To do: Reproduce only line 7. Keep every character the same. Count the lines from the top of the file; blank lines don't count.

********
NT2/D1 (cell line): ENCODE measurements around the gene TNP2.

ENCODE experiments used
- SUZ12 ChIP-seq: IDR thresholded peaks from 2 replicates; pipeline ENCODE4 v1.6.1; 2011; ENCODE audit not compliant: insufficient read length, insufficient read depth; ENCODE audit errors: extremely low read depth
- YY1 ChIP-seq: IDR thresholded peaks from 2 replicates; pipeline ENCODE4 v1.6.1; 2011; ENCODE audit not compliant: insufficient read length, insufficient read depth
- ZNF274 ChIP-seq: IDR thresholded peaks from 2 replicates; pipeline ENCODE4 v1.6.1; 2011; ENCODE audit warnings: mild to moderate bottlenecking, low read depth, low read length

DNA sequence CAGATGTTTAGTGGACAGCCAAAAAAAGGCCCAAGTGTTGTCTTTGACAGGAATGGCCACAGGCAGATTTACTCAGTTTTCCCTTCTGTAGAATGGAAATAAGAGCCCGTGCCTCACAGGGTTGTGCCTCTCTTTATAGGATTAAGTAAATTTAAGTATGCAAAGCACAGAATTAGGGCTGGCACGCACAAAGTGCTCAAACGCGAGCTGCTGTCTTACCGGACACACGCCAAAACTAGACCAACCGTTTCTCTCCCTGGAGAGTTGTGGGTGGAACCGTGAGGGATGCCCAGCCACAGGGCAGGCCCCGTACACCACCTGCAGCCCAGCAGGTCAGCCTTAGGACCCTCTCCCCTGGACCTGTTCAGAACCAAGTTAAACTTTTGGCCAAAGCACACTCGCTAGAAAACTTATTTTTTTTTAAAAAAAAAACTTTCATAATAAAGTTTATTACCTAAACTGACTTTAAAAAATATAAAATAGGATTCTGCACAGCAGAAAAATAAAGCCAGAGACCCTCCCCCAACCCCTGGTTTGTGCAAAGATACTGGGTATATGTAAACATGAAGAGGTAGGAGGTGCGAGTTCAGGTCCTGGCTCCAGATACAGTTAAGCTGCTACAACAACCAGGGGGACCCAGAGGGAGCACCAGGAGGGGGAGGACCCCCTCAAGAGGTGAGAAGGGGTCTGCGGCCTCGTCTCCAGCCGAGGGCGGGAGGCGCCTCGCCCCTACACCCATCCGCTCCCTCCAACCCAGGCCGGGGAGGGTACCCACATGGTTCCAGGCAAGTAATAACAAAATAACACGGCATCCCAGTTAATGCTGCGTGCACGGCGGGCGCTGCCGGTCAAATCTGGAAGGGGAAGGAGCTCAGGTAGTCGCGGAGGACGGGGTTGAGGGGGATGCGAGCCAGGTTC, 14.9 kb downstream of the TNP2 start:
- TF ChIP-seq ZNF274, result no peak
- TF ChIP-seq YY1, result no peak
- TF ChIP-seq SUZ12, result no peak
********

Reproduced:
- TF ChIP-seq ZNF274, result no peak